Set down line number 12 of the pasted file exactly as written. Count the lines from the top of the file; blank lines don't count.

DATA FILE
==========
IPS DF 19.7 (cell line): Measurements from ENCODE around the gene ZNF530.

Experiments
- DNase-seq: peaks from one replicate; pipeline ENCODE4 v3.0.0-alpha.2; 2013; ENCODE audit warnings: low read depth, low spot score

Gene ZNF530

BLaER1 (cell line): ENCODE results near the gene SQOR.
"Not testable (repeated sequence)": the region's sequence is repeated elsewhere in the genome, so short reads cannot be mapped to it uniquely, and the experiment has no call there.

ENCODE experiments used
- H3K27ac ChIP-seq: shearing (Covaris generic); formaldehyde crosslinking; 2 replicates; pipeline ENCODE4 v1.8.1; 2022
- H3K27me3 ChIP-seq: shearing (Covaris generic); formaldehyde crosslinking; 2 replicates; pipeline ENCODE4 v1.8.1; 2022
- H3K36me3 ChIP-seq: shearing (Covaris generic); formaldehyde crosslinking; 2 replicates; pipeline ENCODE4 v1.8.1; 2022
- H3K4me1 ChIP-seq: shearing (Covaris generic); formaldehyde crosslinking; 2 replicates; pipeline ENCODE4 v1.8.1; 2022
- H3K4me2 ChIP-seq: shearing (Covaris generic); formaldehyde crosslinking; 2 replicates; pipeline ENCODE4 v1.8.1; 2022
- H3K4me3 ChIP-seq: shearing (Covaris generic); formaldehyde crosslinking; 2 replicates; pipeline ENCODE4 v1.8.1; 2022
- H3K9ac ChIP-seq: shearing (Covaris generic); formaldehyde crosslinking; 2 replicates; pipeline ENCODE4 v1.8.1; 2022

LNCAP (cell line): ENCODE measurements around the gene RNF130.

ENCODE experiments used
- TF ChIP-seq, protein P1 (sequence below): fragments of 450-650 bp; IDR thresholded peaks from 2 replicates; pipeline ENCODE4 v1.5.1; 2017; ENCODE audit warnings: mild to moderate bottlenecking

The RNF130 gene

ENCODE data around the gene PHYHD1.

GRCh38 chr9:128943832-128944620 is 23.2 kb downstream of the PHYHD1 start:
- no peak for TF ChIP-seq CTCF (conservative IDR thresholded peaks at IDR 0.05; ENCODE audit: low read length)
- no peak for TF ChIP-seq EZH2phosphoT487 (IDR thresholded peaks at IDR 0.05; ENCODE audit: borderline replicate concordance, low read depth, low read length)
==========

- H3K4me2 ChIP-seq: shearing (Covaris generic); formaldehyde crosslinking; 2 replicates; pipeline ENCODE4 v1.8.1; 2022